"I see dead puzzles…"
HIGH Gameplay visuals are striking
LOW Cut-scene visuals are alarming
WTF There's more conflict and distress in the Brad Pitt episode of "Growing Pains"
Indie developers have had some bright moments on Xbox Live, but for every Braid or Limbo, gamers are forced to endure a boatload of less-developed titles. Sure, many may feature some striking graphics or inspired moments, but Whispering Willows isn't one of them.
After a brief and purposefully vague opening sequence, we are introduced to Elena. She's a typical child who ignores her mother and runs off to a local haunted mansion because she has horrific premonitions that something awful will happen to her father, who serves as groundskeeper there. (Didn't we all experience the same when we were kids?)
Elena enters the mansion in search of her dad, and before long realizes she has the ability to transcend her mortal coil thanks to several well-placed (and friendly) spirits that occupy the premises. One by one, Elena develops new ways to use these powers as she traverses the mansion. However, her powers present a good part of the problem with the game.
Featuring truly stunning hand-drawn sprites, Whispering Willows is a visual tour de force when the player is in control. Fluid, effortless animation is matched by a dark graphic novel-like presentation that's attractive and often breathtaking. It can sometimes be too dark, but rarely did this affect the gameplay. The sound in Willows is also a highlight, with morose, ethereal strings used to good effect. Sparse environmental effects also keep the player appropriately on edge.
Unfortunately, similar praise can't be given to the awkward and rough cut-scene graphics. They just don't mesh with the in-game presentation, and serve little purpose other than to transition between sections. This story would have been better told with the in-game style, and could have easily been done via the title's countless (and chatty) dead souls.
The game's controls and environments are standard Metroidvania side-scrolling when Elena's in human form, and though there are multiple doors and pathways to peruse, all roads lead to the next level and few side routes produce diverging experiences. It's nothing groundbreaking, but it works well.
In spirit form, Elena can overcome countless environments without harm, manipulating and possessing objects to complete her objectives. But, the problem that I alluded to earlier is that our hero's powers are too convenient, always appearing a few seconds prior to encountering a puzzle or obstacle requiring those exact skills.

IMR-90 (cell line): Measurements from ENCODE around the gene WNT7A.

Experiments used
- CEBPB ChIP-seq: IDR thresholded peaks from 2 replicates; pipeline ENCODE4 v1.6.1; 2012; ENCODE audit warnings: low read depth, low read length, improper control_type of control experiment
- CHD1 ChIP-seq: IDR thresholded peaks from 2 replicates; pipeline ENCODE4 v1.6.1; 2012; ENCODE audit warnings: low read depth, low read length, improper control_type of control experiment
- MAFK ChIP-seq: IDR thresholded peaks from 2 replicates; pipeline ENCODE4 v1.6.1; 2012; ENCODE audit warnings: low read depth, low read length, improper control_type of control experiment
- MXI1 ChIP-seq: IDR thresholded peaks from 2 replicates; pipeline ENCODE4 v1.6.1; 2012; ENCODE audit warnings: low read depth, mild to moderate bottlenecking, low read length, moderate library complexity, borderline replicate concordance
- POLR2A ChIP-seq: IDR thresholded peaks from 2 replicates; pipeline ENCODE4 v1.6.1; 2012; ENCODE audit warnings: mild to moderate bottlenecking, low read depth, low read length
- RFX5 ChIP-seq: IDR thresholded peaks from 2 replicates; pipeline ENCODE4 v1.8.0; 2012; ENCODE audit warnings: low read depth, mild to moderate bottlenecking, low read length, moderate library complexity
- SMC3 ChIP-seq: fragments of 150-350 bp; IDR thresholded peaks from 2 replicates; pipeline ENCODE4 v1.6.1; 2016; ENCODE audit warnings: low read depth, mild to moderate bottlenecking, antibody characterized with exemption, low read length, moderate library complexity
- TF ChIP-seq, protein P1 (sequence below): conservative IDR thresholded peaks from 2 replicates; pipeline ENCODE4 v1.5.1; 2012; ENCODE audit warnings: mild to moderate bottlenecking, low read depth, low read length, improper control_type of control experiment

I'd feel a lot better about this obviously-not-a-coincidence structure if the game offered more creative uses of these powers at other times, but just as the control scheme and abilities really start to click, the game is over, and it feels like there are a million wasted opportunities here.
Despite the mechanical underachieving, the ostensible reason for Whispering Willows to exist is its storytelling, and to that end it works… to a certain degree.
As mentioned earlier, the main plot sees Elena looking for her dad. It's a tried-and-true plot device that would normally be enough to carry this brief title, but it gets muddled amid the countless chats with ghosts and various help quests. There are also dozens of diaries and notes to be collected, but they aren't interesting, nor do they move the story in any intriguing direction. I can handle tangential plot devices in a hundred-hour RPG, but when a title barely squeezes itself past the five-hour mark, it feels like what's here should make more of an impact.
Still, I cared about Elena and her dad, and wish the primary tale received as much attention as the presentation. Instead, I left Whispering Willows with the nagging feeling that it could have been elevated if the devs had added just a few more levels, a few more powers, and a few more story twists to bring it to a satisfying conclusion. In the end, I was… haunted… by the wasted opportunities.
Disclosures: This game was obtained via publisher and reviewed on the Xbox One. Approximately 5 hours of play were devoted to the single-player mode, and the game was completed. There are no multiplayer modes.
Parents: According to the ESRB, this game is rated T for violence and blood. There is a minimal amount of cartoon horror and creepiness, but the gore is kept to a minimum. However, if you're offended by a cartoon girl leaving her body to flip a lever, steer clear.
Deaf & Hard of Hearing: The game relies on music and sound effects to pinpoint and enhance key events, but is playable for gamers who are deaf or hard of hearing.
When not writing for Gamecritics, Brad spends his days managing several sports and entertainment websites, handling several freelance writing contracts, and occasionally playing the role of "Dad" when time permits.
Brad is also the only guy on this staff who prefers the Xbox One to other platforms. And he's not budging on that one bit.